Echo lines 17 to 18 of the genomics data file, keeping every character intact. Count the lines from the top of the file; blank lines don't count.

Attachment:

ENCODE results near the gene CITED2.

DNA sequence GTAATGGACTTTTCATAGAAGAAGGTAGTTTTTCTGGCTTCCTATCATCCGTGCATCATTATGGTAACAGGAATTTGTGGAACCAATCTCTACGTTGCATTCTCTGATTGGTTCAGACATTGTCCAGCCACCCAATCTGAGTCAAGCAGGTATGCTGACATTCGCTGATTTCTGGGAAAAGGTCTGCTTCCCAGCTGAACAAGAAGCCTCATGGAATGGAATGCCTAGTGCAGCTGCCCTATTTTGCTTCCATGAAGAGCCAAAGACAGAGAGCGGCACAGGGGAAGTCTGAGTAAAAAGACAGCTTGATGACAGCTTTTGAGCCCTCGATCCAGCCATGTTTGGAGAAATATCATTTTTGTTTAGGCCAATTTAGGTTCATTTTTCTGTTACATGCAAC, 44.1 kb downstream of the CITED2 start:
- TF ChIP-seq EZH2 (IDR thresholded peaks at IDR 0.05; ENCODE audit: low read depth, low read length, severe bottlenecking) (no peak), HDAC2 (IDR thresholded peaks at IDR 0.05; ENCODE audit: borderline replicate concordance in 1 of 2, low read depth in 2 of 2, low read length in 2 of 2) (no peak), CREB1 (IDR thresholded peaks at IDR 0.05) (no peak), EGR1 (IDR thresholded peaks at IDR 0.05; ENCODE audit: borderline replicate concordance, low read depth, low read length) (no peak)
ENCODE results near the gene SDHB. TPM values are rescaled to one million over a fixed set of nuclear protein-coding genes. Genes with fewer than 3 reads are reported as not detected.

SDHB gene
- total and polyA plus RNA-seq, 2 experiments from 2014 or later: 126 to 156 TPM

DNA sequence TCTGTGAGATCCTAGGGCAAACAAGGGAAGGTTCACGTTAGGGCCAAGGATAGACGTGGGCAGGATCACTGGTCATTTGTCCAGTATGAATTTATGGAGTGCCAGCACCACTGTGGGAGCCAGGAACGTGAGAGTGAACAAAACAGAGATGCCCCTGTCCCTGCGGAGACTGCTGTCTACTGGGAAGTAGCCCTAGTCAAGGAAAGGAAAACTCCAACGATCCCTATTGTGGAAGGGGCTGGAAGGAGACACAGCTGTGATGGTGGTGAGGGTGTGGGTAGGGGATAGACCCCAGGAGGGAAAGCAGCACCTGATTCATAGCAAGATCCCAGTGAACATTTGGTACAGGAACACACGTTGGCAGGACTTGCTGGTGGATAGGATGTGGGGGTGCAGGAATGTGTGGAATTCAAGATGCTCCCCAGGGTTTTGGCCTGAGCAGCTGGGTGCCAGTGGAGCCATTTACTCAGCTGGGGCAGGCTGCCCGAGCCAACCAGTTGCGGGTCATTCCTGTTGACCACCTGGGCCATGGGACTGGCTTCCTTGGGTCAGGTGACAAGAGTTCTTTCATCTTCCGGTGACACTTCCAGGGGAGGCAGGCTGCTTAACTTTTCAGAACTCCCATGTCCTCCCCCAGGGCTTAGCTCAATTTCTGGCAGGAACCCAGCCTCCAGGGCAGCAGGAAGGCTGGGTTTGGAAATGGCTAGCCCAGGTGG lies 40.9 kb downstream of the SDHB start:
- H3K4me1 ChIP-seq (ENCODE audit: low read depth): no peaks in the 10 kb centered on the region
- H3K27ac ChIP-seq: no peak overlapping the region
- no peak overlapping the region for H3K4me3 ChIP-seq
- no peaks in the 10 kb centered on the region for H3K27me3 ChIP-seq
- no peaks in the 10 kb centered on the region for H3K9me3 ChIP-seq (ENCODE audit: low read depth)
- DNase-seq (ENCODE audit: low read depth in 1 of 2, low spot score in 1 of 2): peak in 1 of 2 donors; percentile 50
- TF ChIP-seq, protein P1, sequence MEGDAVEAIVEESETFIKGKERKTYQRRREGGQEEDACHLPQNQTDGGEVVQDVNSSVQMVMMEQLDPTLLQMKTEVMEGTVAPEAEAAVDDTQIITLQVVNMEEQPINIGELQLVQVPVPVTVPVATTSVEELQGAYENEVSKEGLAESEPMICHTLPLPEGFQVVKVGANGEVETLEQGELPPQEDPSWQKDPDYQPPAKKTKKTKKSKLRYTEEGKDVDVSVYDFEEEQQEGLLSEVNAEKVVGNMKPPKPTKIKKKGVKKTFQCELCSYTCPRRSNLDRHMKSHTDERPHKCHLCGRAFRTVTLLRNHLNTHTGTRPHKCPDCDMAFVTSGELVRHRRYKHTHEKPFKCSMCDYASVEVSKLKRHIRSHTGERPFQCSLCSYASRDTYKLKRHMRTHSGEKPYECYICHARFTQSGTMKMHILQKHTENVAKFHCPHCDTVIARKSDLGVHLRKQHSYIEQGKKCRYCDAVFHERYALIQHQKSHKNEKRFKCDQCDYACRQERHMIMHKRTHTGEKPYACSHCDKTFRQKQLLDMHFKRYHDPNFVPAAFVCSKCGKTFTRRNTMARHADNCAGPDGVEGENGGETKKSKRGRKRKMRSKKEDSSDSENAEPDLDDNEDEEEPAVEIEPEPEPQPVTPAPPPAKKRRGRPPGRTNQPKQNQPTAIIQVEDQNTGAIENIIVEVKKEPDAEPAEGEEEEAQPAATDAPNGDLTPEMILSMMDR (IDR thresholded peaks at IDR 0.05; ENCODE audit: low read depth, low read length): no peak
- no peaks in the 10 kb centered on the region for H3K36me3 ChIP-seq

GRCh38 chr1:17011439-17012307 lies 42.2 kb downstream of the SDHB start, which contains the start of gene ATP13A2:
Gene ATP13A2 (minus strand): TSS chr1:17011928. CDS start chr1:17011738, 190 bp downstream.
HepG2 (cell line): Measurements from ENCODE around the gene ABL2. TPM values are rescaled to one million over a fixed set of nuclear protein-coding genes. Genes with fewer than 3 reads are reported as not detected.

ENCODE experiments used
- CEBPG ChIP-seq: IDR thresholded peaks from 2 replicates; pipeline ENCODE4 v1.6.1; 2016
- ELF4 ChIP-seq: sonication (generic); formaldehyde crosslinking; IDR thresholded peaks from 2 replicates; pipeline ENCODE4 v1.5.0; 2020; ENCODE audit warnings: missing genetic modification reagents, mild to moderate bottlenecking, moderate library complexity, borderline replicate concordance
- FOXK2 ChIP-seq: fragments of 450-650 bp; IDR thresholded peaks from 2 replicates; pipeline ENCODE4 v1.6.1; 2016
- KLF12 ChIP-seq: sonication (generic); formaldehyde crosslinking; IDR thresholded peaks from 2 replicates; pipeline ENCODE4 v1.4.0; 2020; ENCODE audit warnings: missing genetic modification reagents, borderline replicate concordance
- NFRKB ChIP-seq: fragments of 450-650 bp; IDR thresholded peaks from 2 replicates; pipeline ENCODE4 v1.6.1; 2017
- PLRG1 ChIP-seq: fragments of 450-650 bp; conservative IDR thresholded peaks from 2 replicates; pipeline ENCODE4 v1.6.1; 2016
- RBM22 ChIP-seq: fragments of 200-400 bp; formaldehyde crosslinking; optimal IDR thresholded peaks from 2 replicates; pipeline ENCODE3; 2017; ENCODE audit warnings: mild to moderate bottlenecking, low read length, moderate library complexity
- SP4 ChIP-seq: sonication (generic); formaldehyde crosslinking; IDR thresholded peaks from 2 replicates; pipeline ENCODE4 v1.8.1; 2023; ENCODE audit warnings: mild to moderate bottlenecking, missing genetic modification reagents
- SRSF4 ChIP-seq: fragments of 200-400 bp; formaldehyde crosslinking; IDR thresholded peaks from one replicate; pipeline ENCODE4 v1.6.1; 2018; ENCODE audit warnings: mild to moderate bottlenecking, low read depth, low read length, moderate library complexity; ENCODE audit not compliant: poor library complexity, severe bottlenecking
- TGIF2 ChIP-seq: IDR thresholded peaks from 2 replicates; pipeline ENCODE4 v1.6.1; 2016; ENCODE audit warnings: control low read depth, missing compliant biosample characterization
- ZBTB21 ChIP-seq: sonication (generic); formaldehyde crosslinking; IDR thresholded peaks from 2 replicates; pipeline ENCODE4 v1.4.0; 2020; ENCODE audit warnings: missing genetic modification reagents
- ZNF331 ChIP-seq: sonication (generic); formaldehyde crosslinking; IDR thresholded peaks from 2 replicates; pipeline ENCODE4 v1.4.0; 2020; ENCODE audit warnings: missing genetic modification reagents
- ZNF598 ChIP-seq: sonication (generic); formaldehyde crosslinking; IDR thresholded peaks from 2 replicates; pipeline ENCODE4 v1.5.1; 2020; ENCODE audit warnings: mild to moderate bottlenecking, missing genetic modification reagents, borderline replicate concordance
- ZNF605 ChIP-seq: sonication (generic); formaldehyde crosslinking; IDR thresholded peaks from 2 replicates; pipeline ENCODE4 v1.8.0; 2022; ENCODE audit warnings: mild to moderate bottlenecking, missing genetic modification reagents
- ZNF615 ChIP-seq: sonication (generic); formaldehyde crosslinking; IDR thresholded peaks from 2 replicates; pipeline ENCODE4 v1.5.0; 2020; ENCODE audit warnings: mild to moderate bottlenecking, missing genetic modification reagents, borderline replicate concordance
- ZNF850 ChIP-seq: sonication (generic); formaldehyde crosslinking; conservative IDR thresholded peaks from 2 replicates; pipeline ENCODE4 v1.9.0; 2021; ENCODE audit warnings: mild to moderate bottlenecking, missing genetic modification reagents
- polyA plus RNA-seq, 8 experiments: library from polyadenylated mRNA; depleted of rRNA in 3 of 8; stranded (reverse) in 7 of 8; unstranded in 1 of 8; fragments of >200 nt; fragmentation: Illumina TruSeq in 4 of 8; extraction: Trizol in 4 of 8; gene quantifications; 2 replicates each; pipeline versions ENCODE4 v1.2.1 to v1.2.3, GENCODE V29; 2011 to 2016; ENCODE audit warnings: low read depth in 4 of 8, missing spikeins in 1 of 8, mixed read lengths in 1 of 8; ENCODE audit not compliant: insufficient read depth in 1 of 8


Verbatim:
Gene ATP13A2 (minus strand): TSS chr1:17011928. CDS start chr1:17011738, 190 bp downstream.
HepG2 (cell line): Measurements from ENCODE around the gene ABL2. TPM values are rescaled to one million over a fixed set of nuclear protein-coding genes. Genes with fewer than 3 reads are reported as not detected.